And I screamed like a bitch. Not a loud one, I just punctuated the end of my sentance with a girly little squeel. Yeah, true picture of professionalism and decorum here.
Byron and Matt both took control while Jason ran out to the ambulance to call in for backup. We got her on the floor, and the first thing we all did was look over at the screaching monitor. What replaced the most perfect Normal Sinus Rhythm ever was the even straighter looking Asystole. I mean it was a complete laser trace.
Remember me saying I had never worked an arrest before?
I was told to get on the chest and start CPR. What they failed to say in EMT school was that, ribs will break when you do CPR. That first hard push, I felt the ribs break...and there I went squeeling like a bitch...again. We worked her, and hard. Drugs were flying every where. She had IVs in places I didn't know you could do one. After the perfect application of ACLS, while doing a pulse check, I felt something. It was very small, very light, but I felt it; it was a pulse.
The womans' eyes opened very slowly, and she blinked a few times, then she began vomiting...everywhere.
Did I forget to mention I'm a sympathy vomiter as well? At that time, even someone spitting could make the purge rise in my throat.
We had her in the ambulance by now, and we rolled her, on the back board, on her left side. I was sitting in the airway seat, my feet firmly planted on the floor. With one good heave, she proceeded to redecorate the inside of my boots. I had on these crazy boots that the tops weren't flush against my leg. They had a little gap in them, and that was all that was needed for her to fill my boot to the brim. Amazingly, I managed to not throw up. I talked to this woman the whole way to the ER.
We talked about her kids, her grand kids, her pets...anything I could think of to keep her talking. It became rhythmic. With the pitch and sway of the truck, Byron calling in the report, Matt driving...well...he was driving like he was trying to qualify, and Jason trying not to puke in the back because of motion sickness, these two little voices were playing a duet with each other.
"Ma'am...stay awake, please! Uh, tell me 'bout your kids."
"I have three, the oldest is..." and she'd trail off, going back into Lala land. I had her face cupped between my hands, and as she'd trail off, I'd hurridly speak to her, my voice rising a bit.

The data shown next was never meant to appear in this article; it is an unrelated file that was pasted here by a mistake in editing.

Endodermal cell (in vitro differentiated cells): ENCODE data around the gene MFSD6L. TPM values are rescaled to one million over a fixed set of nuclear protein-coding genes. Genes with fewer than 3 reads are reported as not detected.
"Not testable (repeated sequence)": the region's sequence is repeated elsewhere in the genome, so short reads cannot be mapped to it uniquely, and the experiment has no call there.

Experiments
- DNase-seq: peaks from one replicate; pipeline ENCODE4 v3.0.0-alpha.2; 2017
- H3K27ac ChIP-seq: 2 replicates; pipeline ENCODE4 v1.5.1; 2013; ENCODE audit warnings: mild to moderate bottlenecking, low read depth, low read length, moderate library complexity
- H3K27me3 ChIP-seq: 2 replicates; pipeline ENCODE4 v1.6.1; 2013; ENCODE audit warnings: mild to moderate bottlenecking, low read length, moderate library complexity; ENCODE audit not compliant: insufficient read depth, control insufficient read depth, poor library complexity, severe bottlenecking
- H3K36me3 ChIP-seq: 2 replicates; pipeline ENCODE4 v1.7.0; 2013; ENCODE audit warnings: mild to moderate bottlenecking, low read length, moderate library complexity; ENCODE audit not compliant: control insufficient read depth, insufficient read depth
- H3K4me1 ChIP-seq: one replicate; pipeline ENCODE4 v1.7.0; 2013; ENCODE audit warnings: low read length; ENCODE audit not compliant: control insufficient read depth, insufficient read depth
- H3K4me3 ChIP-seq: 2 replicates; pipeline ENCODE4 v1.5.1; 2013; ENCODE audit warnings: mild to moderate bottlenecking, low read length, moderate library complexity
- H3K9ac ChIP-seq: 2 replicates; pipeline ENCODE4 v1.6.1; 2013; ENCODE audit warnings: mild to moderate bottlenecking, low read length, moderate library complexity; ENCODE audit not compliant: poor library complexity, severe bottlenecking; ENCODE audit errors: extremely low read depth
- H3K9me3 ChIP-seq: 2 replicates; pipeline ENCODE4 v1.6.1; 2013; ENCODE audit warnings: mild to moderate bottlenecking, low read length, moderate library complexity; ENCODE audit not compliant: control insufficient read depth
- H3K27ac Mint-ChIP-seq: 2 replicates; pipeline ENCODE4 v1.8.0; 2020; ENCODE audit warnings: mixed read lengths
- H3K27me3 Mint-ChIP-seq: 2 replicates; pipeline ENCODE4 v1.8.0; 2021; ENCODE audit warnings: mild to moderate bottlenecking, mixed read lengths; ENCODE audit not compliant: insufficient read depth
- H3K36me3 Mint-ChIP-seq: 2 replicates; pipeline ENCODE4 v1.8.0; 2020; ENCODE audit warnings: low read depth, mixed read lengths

"No no no! Come on now, wake up for me!"
"Oh! *quietly* I'm so sorry dear, where was I?"
And that's how it played out. I can't tell you how long the trip was, I don't remember. To me, it was just the two of us. I couldn't tell you what else anyone did after she woke up. She was my whole world then. Every once in a while, Byron would throw me a bone, gently cheering me on for talking to her. I didn't know at the time, but that had the same theraputic value as doing all the ALS crap. In that moment I proved just how important BLS was. I may not have been pushing drugs or interpreting rhythms, but I was helping.
When we got to the ER, I remember standing just at the entrance to the room they put her in. The flurry of activity was incredible; doctors spewing out commands and everyone followed them. It was an organized symphony, and even though all I did was play the Triangle a few measures back for a few beats, I still had my part.
I will always remember the round of thanks we got from the family and even the patient. I felt odd, knowing I was getting the same kudos that everyone else was getting, when all I did was talk to the patient. After returning to base, I cornered Byron in the ambulance garage while he was restocking the truck.
"Hey. Why didn't you tell them that I wasn't involved. I mean, all I did was let her puke in my shoe and talked to her. You, Matt, and even Jason did all the hard work..."